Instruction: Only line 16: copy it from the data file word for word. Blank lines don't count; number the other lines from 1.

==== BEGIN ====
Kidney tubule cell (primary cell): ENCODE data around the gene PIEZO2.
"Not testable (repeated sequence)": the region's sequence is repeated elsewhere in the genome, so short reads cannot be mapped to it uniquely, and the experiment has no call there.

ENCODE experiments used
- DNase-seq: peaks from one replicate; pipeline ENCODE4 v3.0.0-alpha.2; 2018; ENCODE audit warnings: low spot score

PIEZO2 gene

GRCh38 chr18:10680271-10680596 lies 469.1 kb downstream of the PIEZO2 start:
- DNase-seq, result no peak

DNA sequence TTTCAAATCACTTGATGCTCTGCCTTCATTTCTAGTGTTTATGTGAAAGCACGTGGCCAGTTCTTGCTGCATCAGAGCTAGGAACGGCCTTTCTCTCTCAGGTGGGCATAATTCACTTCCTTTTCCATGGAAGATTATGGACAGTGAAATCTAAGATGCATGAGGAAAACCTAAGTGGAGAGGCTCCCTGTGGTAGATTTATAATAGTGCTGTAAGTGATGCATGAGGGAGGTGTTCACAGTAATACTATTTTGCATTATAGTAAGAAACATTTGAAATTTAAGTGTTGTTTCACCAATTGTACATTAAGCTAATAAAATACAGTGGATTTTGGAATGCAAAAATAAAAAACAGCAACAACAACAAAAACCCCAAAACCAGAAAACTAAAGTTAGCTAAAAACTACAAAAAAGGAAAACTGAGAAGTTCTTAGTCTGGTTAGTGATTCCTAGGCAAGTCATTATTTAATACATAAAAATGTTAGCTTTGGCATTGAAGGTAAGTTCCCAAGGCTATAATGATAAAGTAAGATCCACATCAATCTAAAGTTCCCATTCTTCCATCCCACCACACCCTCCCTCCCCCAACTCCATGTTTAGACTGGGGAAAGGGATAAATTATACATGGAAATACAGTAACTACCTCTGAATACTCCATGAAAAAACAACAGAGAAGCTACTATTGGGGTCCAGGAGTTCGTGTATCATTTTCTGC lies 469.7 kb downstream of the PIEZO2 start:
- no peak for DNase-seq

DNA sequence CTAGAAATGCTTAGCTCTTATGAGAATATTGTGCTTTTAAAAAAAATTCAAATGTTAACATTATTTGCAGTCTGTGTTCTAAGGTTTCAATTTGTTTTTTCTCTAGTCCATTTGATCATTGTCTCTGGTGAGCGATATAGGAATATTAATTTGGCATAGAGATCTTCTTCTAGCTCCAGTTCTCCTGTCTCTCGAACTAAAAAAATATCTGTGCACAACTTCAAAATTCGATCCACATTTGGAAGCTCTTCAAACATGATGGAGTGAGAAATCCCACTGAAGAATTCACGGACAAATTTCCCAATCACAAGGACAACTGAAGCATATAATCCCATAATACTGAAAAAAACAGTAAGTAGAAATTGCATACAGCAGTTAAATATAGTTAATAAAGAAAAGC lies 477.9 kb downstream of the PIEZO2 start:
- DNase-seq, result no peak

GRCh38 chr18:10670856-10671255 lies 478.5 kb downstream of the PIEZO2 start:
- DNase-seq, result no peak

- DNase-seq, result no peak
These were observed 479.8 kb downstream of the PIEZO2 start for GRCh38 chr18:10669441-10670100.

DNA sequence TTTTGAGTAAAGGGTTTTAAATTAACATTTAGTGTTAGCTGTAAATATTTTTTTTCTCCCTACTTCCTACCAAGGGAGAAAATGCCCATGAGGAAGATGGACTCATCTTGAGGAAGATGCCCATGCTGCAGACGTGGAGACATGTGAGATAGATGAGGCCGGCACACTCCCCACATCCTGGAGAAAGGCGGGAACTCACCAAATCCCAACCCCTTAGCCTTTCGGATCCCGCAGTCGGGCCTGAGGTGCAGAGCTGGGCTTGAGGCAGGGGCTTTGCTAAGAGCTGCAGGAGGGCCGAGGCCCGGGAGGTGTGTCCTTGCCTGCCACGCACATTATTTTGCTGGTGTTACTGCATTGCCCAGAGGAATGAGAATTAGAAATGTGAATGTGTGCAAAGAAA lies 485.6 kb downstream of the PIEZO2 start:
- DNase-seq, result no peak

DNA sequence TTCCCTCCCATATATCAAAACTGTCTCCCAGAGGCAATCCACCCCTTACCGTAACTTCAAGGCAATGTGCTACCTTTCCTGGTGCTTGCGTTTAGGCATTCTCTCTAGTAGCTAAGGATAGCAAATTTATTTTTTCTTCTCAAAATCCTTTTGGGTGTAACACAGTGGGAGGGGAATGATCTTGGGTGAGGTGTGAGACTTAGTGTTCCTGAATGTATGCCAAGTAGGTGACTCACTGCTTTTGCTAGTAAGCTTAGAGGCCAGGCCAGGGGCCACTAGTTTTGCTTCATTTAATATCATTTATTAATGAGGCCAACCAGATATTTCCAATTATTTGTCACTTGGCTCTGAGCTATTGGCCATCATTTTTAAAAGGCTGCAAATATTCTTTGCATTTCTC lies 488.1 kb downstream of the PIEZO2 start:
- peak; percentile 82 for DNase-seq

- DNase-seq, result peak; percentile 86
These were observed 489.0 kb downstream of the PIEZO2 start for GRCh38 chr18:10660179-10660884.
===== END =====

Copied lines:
DNA sequence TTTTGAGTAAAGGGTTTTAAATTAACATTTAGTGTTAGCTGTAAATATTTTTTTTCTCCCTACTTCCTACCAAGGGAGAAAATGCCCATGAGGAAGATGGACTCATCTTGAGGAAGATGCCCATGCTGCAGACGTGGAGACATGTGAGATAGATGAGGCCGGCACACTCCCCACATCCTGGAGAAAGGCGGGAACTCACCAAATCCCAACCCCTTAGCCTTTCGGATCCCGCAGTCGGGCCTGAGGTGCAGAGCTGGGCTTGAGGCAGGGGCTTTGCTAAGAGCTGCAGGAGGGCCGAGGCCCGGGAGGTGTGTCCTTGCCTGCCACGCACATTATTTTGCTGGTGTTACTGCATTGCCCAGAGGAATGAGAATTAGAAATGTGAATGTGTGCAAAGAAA lies 485.6 kb downstream of the PIEZO2 start: